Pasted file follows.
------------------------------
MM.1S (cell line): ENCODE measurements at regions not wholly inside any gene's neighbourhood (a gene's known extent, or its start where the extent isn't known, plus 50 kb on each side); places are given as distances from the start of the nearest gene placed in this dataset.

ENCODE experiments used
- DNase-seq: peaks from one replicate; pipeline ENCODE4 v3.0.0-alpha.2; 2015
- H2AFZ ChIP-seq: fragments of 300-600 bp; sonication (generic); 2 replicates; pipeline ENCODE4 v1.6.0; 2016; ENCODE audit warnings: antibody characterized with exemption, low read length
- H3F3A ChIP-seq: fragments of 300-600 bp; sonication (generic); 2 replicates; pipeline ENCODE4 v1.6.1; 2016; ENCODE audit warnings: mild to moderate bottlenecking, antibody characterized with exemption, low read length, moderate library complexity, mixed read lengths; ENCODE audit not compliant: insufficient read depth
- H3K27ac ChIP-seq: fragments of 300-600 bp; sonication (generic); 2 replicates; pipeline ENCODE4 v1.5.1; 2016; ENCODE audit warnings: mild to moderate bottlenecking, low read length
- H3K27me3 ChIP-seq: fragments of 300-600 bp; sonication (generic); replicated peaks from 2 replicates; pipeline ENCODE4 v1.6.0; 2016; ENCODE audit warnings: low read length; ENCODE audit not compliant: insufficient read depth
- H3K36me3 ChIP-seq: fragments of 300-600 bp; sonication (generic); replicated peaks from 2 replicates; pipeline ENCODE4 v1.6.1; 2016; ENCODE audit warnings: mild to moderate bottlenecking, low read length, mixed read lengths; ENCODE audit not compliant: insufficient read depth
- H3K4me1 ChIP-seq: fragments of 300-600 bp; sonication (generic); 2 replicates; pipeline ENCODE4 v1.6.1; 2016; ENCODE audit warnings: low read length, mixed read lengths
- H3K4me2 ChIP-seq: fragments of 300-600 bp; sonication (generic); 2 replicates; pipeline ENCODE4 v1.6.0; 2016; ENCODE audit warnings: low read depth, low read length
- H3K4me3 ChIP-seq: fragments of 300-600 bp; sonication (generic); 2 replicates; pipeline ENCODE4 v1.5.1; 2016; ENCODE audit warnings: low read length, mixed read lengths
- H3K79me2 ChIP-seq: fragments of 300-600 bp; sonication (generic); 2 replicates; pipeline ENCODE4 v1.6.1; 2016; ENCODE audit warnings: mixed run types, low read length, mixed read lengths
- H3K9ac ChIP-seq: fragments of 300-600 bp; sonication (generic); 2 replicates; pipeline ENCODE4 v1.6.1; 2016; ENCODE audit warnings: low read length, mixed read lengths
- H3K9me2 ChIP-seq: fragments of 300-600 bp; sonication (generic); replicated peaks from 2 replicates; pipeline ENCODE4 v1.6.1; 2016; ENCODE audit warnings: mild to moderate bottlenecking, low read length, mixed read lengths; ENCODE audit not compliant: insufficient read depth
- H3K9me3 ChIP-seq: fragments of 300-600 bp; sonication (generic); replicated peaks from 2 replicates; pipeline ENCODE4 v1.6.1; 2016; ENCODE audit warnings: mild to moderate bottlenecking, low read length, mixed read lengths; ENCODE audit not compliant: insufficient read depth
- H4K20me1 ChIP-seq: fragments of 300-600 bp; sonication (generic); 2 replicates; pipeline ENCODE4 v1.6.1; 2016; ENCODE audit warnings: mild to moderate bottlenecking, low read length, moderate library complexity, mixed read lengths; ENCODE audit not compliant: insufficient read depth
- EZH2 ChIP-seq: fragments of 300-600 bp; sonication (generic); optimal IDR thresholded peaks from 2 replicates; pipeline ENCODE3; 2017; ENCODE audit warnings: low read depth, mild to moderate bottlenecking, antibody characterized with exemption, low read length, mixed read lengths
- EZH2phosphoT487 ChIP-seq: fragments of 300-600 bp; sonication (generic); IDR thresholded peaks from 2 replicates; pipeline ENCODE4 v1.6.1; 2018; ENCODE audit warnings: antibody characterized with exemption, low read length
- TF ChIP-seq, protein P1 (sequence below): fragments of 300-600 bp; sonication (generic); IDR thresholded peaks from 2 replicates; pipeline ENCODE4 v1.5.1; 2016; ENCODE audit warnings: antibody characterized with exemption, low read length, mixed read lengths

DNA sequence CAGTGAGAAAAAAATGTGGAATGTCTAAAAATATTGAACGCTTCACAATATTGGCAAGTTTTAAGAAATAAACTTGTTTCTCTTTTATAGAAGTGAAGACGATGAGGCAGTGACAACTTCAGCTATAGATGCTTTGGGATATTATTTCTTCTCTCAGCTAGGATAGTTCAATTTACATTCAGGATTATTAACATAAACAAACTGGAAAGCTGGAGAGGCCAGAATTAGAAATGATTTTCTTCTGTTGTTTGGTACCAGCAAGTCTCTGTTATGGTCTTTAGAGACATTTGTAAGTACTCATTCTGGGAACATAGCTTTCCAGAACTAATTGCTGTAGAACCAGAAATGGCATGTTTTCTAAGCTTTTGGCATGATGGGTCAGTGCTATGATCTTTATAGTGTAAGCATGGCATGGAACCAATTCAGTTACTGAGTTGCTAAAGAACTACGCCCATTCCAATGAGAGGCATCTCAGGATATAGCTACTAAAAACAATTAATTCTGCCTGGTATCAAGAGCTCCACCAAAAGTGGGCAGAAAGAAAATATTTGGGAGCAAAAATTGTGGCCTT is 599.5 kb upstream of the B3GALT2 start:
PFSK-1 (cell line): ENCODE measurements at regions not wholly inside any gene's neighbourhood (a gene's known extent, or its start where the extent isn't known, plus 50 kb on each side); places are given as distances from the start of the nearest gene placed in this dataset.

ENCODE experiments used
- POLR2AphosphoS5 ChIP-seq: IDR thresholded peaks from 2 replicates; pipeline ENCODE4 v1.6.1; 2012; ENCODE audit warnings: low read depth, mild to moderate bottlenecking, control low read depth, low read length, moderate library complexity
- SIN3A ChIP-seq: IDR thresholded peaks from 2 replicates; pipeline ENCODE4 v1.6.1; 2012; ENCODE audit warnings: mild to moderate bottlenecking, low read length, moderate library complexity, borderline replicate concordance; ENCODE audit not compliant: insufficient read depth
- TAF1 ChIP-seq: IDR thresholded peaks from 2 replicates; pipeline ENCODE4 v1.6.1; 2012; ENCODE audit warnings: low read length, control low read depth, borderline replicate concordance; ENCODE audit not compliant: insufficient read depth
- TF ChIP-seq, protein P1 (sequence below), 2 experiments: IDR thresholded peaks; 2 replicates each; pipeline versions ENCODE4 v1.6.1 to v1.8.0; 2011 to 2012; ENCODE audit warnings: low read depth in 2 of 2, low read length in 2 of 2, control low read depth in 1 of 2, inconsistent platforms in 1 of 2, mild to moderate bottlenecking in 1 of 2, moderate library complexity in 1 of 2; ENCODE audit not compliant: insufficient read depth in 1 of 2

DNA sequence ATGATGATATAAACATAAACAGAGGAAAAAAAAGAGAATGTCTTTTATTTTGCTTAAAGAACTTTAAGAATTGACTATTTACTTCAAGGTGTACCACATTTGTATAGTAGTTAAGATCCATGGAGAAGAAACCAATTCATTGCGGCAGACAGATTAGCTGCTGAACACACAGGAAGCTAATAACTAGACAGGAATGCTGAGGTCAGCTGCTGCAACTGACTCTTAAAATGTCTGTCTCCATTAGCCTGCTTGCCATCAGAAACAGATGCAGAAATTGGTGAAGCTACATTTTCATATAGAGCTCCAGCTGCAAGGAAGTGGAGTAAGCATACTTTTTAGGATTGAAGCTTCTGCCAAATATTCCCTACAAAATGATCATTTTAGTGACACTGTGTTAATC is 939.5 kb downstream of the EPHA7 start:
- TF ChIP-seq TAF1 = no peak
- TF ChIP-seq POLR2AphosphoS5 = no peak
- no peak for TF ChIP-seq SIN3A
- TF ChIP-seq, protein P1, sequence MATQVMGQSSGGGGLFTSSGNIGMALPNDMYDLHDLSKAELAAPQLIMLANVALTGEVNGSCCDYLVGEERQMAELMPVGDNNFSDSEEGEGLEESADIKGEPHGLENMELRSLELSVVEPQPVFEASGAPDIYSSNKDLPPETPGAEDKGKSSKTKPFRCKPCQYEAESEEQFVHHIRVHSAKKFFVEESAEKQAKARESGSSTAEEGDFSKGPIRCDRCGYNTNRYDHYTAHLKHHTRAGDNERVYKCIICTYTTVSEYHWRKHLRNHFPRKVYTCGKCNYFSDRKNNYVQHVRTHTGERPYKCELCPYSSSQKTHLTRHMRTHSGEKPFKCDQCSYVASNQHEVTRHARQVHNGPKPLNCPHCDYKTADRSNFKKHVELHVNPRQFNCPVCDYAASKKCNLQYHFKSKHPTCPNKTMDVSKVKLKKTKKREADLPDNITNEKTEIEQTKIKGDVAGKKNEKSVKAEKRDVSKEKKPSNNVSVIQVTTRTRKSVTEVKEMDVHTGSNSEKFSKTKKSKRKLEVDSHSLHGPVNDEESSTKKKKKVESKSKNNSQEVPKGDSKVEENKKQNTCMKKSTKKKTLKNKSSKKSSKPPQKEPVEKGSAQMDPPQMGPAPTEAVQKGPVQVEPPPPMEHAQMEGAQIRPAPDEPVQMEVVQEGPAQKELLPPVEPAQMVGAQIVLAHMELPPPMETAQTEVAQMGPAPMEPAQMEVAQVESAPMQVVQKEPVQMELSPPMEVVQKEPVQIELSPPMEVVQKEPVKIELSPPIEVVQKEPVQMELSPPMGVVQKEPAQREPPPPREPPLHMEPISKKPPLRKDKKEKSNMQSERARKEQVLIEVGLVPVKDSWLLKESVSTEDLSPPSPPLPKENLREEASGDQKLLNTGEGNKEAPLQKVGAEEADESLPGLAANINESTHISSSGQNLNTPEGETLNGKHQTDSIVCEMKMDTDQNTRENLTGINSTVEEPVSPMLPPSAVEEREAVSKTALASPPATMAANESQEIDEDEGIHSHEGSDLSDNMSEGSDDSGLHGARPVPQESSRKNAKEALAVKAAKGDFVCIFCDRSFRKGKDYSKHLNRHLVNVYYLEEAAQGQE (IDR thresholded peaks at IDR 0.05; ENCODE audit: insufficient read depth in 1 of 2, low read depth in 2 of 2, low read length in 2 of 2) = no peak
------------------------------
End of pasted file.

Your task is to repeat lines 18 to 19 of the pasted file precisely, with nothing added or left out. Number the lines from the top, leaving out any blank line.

- EZH2phosphoT487 ChIP-seq: fragments of 300-600 bp; sonication (generic); IDR thresholded peaks from 2 replicates; pipeline ENCODE4 v1.6.1; 2018; ENCODE audit warnings: antibody characterized with exemption, low read length
- TF ChIP-seq, protein P1 (sequence below): fragments of 300-600 bp; sonication (generic); IDR thresholded peaks from 2 replicates; pipeline ENCODE4 v1.5.1; 2016; ENCODE audit warnings: antibody characterized with exemption, low read length, mixed read lengths